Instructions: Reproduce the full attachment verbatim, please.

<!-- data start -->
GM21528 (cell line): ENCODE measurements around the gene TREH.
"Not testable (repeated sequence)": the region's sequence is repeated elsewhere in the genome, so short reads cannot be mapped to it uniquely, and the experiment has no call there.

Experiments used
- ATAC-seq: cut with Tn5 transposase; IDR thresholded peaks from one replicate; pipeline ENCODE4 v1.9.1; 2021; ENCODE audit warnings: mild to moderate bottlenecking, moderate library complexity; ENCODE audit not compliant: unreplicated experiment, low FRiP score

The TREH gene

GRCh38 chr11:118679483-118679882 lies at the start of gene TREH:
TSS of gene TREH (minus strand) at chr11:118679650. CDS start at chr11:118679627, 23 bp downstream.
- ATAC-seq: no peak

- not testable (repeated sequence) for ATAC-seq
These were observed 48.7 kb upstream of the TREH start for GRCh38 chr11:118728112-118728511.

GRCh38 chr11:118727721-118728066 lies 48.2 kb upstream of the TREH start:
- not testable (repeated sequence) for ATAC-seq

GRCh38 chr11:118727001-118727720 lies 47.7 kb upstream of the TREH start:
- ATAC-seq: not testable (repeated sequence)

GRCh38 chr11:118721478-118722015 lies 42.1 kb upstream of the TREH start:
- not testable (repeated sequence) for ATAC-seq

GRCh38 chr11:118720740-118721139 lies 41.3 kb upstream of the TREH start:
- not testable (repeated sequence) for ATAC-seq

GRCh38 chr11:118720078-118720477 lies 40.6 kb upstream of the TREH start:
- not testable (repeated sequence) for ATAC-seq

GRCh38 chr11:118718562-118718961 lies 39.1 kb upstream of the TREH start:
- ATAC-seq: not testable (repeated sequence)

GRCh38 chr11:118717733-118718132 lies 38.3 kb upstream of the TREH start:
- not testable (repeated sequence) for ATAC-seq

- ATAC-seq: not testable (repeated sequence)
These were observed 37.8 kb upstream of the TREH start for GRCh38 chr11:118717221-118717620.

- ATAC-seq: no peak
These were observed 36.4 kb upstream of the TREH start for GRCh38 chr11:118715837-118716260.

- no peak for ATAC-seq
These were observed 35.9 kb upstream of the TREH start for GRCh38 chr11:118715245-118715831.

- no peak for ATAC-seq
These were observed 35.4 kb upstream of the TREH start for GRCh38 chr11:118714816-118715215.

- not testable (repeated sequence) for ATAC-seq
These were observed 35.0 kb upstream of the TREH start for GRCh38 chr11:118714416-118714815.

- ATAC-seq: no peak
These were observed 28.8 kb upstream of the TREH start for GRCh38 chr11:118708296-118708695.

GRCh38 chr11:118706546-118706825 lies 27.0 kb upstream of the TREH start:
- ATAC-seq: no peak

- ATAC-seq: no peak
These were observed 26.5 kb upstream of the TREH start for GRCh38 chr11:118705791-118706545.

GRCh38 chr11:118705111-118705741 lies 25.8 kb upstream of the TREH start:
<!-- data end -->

GM21528 (cell line): ENCODE measurements around the gene TREH.
"Not testable (repeated sequence)": the region's sequence is repeated elsewhere in the genome, so short reads cannot be mapped to it uniquely, and the experiment has no call there.

Experiments used
- ATAC-seq: cut with Tn5 transposase; IDR thresholded peaks from one replicate; pipeline ENCODE4 v1.9.1; 2021; ENCODE audit warnings: mild to moderate bottlenecking, moderate library complexity; ENCODE audit not compliant: unreplicated experiment, low FRiP score

The TREH gene

GRCh38 chr11:118679483-118679882 lies at the start of gene TREH:
TSS of gene TREH (minus strand) at chr11:118679650. CDS start at chr11:118679627, 23 bp downstream.
- ATAC-seq: no peak

- not testable (repeated sequence) for ATAC-seq
These were observed 48.7 kb upstream of the TREH start for GRCh38 chr11:118728112-118728511.

GRCh38 chr11:118727721-118728066 lies 48.2 kb upstream of the TREH start:
- not testable (repeated sequence) for ATAC-seq

GRCh38 chr11:118727001-118727720 lies 47.7 kb upstream of the TREH start:
- ATAC-seq: not testable (repeated sequence)

GRCh38 chr11:118721478-118722015 lies 42.1 kb upstream of the TREH start:
- not testable (repeated sequence) for ATAC-seq

GRCh38 chr11:118720740-118721139 lies 41.3 kb upstream of the TREH start:
- not testable (repeated sequence) for ATAC-seq

GRCh38 chr11:118720078-118720477 lies 40.6 kb upstream of the TREH start:
- not testable (repeated sequence) for ATAC-seq

GRCh38 chr11:118718562-118718961 lies 39.1 kb upstream of the TREH start:
- ATAC-seq: not testable (repeated sequence)

GRCh38 chr11:118717733-118718132 lies 38.3 kb upstream of the TREH start:
- not testable (repeated sequence) for ATAC-seq

- ATAC-seq: not testable (repeated sequence)
These were observed 37.8 kb upstream of the TREH start for GRCh38 chr11:118717221-118717620.

- ATAC-seq: no peak
These were observed 36.4 kb upstream of the TREH start for GRCh38 chr11:118715837-118716260.

- no peak for ATAC-seq
These were observed 35.9 kb upstream of the TREH start for GRCh38 chr11:118715245-118715831.

- no peak for ATAC-seq
These were observed 35.4 kb upstream of the TREH start for GRCh38 chr11:118714816-118715215.

- not testable (repeated sequence) for ATAC-seq
These were observed 35.0 kb upstream of the TREH start for GRCh38 chr11:118714416-118714815.

- ATAC-seq: no peak
These were observed 28.8 kb upstream of the TREH start for GRCh38 chr11:118708296-118708695.

GRCh38 chr11:118706546-118706825 lies 27.0 kb upstream of the TREH start:
- ATAC-seq: no peak

- ATAC-seq: no peak
These were observed 26.5 kb upstream of the TREH start for GRCh38 chr11:118705791-118706545.

GRCh38 chr11:118705111-118705741 lies 25.8 kb upstream of the TREH start: